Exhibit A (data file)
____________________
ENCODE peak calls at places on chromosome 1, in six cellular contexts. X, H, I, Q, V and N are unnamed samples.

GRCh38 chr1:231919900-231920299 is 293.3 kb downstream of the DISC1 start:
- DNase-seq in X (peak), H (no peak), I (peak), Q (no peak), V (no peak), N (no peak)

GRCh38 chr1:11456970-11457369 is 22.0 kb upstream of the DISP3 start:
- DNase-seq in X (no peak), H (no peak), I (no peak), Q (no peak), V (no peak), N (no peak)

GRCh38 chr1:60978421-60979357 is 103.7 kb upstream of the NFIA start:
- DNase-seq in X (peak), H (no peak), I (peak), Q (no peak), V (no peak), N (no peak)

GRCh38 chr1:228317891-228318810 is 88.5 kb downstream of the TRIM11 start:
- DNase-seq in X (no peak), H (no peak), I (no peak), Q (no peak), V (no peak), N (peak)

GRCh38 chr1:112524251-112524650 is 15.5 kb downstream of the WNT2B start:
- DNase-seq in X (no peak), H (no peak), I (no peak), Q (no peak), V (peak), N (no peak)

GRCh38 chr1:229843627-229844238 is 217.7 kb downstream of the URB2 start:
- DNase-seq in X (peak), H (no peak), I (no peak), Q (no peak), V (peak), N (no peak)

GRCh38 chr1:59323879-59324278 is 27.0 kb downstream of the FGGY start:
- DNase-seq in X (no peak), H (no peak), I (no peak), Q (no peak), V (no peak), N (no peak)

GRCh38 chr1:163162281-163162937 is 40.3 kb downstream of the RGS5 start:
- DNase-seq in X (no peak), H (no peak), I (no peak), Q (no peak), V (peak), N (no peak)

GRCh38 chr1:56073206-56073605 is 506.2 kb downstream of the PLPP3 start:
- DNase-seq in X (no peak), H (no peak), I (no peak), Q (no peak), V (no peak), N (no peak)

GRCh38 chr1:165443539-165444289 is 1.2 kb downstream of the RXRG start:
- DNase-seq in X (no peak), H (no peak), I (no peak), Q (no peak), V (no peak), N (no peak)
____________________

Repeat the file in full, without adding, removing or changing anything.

ENCODE peak calls at places on chromosome 1, in six cellular contexts. X, H, I, Q, V and N are unnamed samples.

GRCh38 chr1:231919900-231920299 is 293.3 kb downstream of the DISC1 start:
- DNase-seq in X (peak), H (no peak), I (peak), Q (no peak), V (no peak), N (no peak)

GRCh38 chr1:11456970-11457369 is 22.0 kb upstream of the DISP3 start:
- DNase-seq in X (no peak), H (no peak), I (no peak), Q (no peak), V (no peak), N (no peak)

GRCh38 chr1:60978421-60979357 is 103.7 kb upstream of the NFIA start:
- DNase-seq in X (peak), H (no peak), I (peak), Q (no peak), V (no peak), N (no peak)

GRCh38 chr1:228317891-228318810 is 88.5 kb downstream of the TRIM11 start:
- DNase-seq in X (no peak), H (no peak), I (no peak), Q (no peak), V (no peak), N (peak)

GRCh38 chr1:112524251-112524650 is 15.5 kb downstream of the WNT2B start:
- DNase-seq in X (no peak), H (no peak), I (no peak), Q (no peak), V (peak), N (no peak)

GRCh38 chr1:229843627-229844238 is 217.7 kb downstream of the URB2 start:
- DNase-seq in X (peak), H (no peak), I (no peak), Q (no peak), V (peak), N (no peak)

GRCh38 chr1:59323879-59324278 is 27.0 kb downstream of the FGGY start:
- DNase-seq in X (no peak), H (no peak), I (no peak), Q (no peak), V (no peak), N (no peak)

GRCh38 chr1:163162281-163162937 is 40.3 kb downstream of the RGS5 start:
- DNase-seq in X (no peak), H (no peak), I (no peak), Q (no peak), V (peak), N (no peak)

GRCh38 chr1:56073206-56073605 is 506.2 kb downstream of the PLPP3 start:
- DNase-seq in X (no peak), H (no peak), I (no peak), Q (no peak), V (no peak), N (no peak)

GRCh38 chr1:165443539-165444289 is 1.2 kb downstream of the RXRG start:
- DNase-seq in X (no peak), H (no peak), I (no peak), Q (no peak), V (no peak), N (no peak)